in a knick-knack of sound.
the mushroom
is found
by a scavenger.
it secedes.

a ballet dancer
swerves in a twirl
and does a handstand.
her dress, with fringe
makes an umbrella
as her legs, thin and bone,
grace outward.
her body is small as a twig,
it is overshadowed by the dress's
blooming fringe
looming out.
she loses balance
tumbling to the floor
she cowers in her hands
leaves from the curtain
and secedes.

an umbrella
held in a Frenchman's hand
repels rain
as its top looms
over its holder's head.
he twirls it
as he walks with
his wife through the narrow
and through an alley
the umbrella is seen
waggling along.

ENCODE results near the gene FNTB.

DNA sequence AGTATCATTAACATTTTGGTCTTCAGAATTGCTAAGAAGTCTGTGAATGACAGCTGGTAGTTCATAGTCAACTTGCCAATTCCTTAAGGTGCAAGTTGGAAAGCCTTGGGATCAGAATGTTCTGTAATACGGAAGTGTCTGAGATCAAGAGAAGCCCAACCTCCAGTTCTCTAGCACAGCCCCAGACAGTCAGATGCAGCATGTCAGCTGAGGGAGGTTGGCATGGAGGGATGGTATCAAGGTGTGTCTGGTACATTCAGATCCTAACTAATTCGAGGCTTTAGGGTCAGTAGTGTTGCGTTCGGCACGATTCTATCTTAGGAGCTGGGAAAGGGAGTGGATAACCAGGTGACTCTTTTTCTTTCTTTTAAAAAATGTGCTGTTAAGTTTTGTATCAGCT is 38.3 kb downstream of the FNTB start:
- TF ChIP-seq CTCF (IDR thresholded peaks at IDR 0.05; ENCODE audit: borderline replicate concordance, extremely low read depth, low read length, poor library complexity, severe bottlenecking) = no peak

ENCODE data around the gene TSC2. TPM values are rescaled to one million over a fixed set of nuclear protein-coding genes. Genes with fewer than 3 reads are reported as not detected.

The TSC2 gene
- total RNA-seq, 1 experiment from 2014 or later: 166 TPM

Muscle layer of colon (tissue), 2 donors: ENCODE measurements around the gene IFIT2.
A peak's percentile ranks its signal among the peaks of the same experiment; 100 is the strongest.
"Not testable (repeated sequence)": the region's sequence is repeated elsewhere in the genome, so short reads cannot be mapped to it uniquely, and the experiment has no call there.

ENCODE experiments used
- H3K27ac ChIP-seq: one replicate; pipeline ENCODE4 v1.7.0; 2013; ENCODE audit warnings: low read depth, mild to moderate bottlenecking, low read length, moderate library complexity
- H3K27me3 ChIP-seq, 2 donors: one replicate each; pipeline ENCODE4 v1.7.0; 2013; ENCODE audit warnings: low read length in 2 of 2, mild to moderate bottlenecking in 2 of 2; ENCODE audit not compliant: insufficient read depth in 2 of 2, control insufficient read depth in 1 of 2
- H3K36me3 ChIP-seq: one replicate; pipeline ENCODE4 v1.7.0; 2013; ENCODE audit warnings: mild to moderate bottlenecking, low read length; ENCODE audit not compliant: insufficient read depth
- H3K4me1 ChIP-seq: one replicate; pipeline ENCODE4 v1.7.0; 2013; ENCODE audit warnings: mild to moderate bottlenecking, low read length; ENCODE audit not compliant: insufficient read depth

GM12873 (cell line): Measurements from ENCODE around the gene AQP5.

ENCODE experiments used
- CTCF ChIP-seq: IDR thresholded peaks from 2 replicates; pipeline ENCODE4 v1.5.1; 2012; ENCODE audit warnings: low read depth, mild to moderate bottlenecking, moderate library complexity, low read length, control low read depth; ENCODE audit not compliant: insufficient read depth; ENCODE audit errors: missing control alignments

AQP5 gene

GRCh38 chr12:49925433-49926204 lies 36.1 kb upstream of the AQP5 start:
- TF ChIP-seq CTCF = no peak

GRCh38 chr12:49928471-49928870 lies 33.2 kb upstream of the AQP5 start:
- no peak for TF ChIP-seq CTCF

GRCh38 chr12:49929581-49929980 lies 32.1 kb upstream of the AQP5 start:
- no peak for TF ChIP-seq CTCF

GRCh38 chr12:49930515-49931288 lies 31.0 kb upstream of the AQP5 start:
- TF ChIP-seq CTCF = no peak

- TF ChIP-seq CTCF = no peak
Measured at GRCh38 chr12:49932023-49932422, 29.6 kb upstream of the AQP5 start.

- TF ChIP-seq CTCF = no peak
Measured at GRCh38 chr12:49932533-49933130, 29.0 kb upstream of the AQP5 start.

he secedes.

a muscleman's neck
shoulders a bobbing head.
the veins stick out
in strain.
he moves a metal dumbbell
up with all his force.
his hair moves in strands.
and his head looms out
from his neck's hold.
he lies down on the chair
and tired he secedes.

a looming cumulo-pileus
cloud sombers the sky.
its dense mass
bulges subtle semi-circles
of its fluff.
its top
is smooth,
without subtle semi-circles,
and looms above its mass.
the cloud
is long and wide
and heaped-up.
on the ground
the cloud casts shadows
that leer in the eye.
the cloud is a malicious
castle sky.
it crowds
and spans far away.

a president
in distress
and the cold war
is in effect.
missles' heads
penetrate on the land.
glaring up at the United States
the heads hold much
in their metal hulls.

but they are so hollow
when hitten on with a hand.
and this crisis is averted
in the president's hands.

and there the bomb falls,
like a stork dropping a baby